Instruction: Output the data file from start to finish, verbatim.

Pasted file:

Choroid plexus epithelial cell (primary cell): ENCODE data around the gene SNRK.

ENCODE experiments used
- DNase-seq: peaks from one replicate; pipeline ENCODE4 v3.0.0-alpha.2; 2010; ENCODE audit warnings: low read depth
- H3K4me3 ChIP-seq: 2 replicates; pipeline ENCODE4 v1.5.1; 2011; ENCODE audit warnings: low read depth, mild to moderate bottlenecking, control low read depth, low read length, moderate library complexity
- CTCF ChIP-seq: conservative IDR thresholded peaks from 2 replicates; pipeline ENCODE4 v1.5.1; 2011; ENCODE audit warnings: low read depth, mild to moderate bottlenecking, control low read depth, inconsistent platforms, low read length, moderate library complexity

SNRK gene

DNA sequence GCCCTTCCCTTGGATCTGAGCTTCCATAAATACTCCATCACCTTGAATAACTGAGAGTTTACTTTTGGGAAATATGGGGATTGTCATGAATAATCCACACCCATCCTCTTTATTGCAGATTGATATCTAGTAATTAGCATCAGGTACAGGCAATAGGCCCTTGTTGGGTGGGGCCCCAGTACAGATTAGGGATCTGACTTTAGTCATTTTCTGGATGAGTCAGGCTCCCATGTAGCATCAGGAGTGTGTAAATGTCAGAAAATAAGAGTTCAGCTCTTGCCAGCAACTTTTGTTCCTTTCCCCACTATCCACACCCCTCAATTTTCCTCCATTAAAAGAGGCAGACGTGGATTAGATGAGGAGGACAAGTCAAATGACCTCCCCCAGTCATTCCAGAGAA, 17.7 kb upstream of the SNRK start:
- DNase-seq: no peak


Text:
Choroid plexus epithelial cell (primary cell): ENCODE data around the gene SNRK.

ENCODE experiments used
- DNase-seq: peaks from one replicate; pipeline ENCODE4 v3.0.0-alpha.2; 2010; ENCODE audit warnings: low read depth
- H3K4me3 ChIP-seq: 2 replicates; pipeline ENCODE4 v1.5.1; 2011; ENCODE audit warnings: low read depth, mild to moderate bottlenecking, control low read depth, low read length, moderate library complexity
- CTCF ChIP-seq: conservative IDR thresholded peaks from 2 replicates; pipeline ENCODE4 v1.5.1; 2011; ENCODE audit warnings: low read depth, mild to moderate bottlenecking, control low read depth, inconsistent platforms, low read length, moderate library complexity

SNRK gene

DNA sequence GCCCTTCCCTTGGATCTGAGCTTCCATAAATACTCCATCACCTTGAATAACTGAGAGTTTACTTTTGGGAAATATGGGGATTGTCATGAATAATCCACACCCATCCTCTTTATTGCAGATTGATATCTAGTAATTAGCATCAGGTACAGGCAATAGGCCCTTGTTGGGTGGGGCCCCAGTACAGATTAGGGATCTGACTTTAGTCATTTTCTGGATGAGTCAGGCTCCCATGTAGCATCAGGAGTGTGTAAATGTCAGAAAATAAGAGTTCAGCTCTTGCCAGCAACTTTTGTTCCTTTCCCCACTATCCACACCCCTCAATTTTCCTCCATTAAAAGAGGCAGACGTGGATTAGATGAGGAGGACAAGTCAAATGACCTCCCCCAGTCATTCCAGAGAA, 17.7 kb upstream of the SNRK start:
- DNase-seq: no peak